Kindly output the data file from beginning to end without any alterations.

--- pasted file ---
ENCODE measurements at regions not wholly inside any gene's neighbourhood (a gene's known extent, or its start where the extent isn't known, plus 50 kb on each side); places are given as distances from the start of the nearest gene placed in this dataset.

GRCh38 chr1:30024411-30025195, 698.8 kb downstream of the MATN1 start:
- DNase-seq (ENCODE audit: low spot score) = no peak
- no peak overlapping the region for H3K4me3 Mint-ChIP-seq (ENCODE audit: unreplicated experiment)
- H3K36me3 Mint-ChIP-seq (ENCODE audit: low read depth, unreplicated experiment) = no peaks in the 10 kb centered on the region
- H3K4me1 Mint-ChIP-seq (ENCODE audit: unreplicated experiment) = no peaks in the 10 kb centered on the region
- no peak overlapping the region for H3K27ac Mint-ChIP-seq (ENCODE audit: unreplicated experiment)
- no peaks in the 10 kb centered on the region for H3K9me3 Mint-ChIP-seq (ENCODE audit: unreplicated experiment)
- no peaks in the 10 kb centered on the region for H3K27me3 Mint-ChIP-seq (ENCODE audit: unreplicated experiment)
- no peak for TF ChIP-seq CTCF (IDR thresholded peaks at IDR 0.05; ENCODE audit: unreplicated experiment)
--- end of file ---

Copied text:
ENCODE measurements at regions not wholly inside any gene's neighbourhood (a gene's known extent, or its start where the extent isn't known, plus 50 kb on each side); places are given as distances from the start of the nearest gene placed in this dataset.

GRCh38 chr1:30024411-30025195, 698.8 kb downstream of the MATN1 start:
- DNase-seq (ENCODE audit: low spot score) = no peak
- no peak overlapping the region for H3K4me3 Mint-ChIP-seq (ENCODE audit: unreplicated experiment)
- H3K36me3 Mint-ChIP-seq (ENCODE audit: low read depth, unreplicated experiment) = no peaks in the 10 kb centered on the region
- H3K4me1 Mint-ChIP-seq (ENCODE audit: unreplicated experiment) = no peaks in the 10 kb centered on the region
- no peak overlapping the region for H3K27ac Mint-ChIP-seq (ENCODE audit: unreplicated experiment)
- no peaks in the 10 kb centered on the region for H3K9me3 Mint-ChIP-seq (ENCODE audit: unreplicated experiment)
- no peaks in the 10 kb centered on the region for H3K27me3 Mint-ChIP-seq (ENCODE audit: unreplicated experiment)
- no peak for TF ChIP-seq CTCF (IDR thresholded peaks at IDR 0.05; ENCODE audit: unreplicated experiment)